ⓘ Aversion to happiness

                                     

ⓘ Aversion to happiness

Aversion to happiness, also called cherophobia or fear of happiness, is an attitude towards happiness in which individuals may deliberately avoid experiences that invoke positive emotions or happiness.

One of several reasons why cherophobia may develop is the belief that when one becomes happy, a negative event will soon occur that will taint that happiness, as if punishing that individual for satisfaction. This belief is thought to be more prevalent in Eastern cultures. In Western cultures, such as American culture, "it is almost taken for granted that happiness is one of the most important values guiding peoples lives". Western cultures are more driven by an urge to maximize happiness and to minimize sadness. Failing to appear happy often gives cause for concern. The value placed on happiness echoes through Western positive psychology and through research on subjective well-being. Fear of happiness is associated with fragility of happiness beliefs, suggesting that one of the causes of aversion to happiness may be the belief that happiness is unstable and fragile. Research shows that fear of happiness is associated with avoidant and anxious attachment styles.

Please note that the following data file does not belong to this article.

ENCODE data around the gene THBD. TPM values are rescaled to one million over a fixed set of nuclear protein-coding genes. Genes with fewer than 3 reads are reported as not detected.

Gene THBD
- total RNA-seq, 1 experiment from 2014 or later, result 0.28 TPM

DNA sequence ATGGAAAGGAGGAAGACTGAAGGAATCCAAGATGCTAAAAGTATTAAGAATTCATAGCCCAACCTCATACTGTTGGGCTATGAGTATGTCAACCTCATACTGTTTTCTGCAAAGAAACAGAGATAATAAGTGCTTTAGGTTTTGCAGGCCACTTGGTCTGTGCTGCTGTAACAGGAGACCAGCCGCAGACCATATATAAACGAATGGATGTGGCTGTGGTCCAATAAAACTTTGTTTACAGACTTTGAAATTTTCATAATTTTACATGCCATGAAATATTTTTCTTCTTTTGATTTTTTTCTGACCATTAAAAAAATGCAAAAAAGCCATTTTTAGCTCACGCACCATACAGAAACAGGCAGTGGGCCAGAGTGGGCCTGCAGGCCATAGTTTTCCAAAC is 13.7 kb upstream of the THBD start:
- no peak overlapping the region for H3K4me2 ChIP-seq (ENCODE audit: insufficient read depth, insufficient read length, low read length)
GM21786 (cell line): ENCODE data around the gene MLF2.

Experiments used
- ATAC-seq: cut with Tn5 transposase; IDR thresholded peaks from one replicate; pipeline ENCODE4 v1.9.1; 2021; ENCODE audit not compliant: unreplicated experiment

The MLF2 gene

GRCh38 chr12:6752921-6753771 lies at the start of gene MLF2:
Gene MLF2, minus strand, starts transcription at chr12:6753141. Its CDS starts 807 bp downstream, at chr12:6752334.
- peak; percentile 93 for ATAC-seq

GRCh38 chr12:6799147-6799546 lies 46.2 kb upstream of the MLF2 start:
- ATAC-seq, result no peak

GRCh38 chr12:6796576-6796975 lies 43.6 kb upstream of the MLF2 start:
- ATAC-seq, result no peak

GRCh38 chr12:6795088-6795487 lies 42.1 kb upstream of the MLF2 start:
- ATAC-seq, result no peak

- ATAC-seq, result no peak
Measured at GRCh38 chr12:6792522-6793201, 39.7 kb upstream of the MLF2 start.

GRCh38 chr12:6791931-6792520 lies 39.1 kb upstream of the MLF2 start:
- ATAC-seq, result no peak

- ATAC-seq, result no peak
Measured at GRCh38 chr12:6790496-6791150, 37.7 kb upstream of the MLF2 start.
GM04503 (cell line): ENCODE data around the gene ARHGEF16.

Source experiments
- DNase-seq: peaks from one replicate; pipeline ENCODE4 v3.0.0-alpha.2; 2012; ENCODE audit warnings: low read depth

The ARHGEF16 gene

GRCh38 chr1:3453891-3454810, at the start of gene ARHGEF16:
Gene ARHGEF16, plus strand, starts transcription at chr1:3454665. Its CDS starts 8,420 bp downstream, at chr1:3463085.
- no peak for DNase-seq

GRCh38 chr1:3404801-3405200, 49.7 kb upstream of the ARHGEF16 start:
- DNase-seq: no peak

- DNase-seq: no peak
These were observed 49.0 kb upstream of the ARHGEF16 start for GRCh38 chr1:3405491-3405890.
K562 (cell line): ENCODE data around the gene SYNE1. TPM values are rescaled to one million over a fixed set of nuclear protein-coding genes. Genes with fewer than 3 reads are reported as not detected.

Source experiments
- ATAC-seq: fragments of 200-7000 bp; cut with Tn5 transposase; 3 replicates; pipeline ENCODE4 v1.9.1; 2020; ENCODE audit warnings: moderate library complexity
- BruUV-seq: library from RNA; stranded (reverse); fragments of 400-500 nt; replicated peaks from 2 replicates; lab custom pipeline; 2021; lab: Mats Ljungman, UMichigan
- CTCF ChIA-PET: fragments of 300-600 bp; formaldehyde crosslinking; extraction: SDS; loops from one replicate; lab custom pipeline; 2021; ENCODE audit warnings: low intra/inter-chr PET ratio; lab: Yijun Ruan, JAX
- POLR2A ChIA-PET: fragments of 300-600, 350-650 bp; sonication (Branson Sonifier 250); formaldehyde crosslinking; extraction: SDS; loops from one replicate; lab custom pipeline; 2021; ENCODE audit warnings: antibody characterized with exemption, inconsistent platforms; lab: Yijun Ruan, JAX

1. Cultural factors

Joshanloo and Weijers identify four reasons for an aversion to happiness: 1a belief that happiness will cause bad things to happen; 2 that happiness will cause you to become a bad person; 3 that expressing happiness is somehow bad for you and others; and 4 that pursuing happiness is bad for you and others. For example, "some people - in Western and Eastern cultures - are wary of happiness because they believe that bad things, such as unhappiness, suffering, and death, tend to happen to happy people."

These findings "call into question the notion that happiness is the ultimate goal, a belief echoed in any number of articles and self-help publications about whether certain choices are likely to make you happy". Also, "in cultures that believe worldly happiness to be associated with sin, shallowness, and moral decline will actually feel less satisfied when their lives are by other standards going well", so measures of personal happiness cannot simply be considered a yardstick for satisfaction with ones life, and attitudes such as aversion to happiness have important implications for measuring happiness across cultures and ranking nations on happiness scores.